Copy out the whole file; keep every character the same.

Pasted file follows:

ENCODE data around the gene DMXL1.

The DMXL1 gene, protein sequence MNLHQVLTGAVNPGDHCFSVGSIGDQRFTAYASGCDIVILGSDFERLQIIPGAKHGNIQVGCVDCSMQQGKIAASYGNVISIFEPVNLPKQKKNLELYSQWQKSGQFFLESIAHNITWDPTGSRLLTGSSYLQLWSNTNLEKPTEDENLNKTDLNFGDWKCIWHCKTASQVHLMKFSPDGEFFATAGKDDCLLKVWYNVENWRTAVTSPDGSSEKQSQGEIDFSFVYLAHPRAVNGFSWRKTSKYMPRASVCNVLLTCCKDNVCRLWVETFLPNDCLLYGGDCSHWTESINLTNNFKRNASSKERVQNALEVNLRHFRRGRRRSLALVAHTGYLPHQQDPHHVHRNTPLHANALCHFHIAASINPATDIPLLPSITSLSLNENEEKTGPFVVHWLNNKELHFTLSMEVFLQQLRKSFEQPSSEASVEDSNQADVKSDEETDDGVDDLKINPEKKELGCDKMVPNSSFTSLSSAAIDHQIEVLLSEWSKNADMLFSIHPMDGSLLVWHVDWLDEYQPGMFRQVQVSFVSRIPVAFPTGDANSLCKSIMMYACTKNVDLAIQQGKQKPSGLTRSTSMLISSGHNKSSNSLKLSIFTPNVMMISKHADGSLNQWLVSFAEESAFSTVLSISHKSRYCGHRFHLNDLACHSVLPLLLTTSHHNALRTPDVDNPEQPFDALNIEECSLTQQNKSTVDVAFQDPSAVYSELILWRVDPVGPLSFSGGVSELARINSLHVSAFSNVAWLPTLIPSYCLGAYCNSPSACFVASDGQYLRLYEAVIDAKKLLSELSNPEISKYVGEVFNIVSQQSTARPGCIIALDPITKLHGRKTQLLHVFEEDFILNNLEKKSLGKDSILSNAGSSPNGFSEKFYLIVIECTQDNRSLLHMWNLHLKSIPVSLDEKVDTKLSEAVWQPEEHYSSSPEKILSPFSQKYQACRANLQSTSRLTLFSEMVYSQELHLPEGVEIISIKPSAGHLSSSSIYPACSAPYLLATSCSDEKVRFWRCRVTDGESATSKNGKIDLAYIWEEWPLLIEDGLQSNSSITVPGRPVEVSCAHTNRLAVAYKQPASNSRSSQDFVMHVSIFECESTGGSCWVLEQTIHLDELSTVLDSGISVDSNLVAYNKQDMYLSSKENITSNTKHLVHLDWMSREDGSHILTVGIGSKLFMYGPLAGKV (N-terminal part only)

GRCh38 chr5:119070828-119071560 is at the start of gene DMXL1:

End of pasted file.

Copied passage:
ENCODE data around the gene DMXL1.

The DMXL1 gene, protein sequence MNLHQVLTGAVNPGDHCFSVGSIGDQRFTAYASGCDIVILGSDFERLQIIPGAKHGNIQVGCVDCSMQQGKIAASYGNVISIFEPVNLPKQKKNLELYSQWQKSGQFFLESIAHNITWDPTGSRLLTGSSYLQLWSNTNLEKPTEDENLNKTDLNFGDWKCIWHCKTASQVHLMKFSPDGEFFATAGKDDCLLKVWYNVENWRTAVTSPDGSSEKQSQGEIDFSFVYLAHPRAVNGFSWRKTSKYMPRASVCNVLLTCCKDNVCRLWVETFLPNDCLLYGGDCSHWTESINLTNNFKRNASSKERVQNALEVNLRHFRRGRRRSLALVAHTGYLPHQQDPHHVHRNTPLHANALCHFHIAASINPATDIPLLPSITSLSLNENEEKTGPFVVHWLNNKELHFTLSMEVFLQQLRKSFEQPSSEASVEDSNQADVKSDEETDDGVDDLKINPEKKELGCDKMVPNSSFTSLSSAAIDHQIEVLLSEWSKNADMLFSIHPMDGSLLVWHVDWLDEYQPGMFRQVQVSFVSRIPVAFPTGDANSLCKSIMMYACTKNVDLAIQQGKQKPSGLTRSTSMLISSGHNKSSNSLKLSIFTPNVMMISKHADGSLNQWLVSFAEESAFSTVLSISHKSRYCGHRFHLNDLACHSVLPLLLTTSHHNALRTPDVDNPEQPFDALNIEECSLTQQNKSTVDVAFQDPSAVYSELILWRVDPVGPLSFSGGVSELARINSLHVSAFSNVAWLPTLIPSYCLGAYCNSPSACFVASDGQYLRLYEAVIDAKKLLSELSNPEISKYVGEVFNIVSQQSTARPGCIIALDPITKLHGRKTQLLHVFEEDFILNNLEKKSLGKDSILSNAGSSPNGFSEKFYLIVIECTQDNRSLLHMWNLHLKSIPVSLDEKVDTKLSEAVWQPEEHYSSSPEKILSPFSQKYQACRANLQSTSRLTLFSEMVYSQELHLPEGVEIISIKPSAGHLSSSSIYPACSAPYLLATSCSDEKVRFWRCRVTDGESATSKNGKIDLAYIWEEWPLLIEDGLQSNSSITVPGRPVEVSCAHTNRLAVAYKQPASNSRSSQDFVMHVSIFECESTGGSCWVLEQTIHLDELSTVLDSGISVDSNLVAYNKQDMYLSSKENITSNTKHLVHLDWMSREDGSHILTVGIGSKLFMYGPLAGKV (N-terminal part only)

GRCh38 chr5:119070828-119071560 is at the start of gene DMXL1: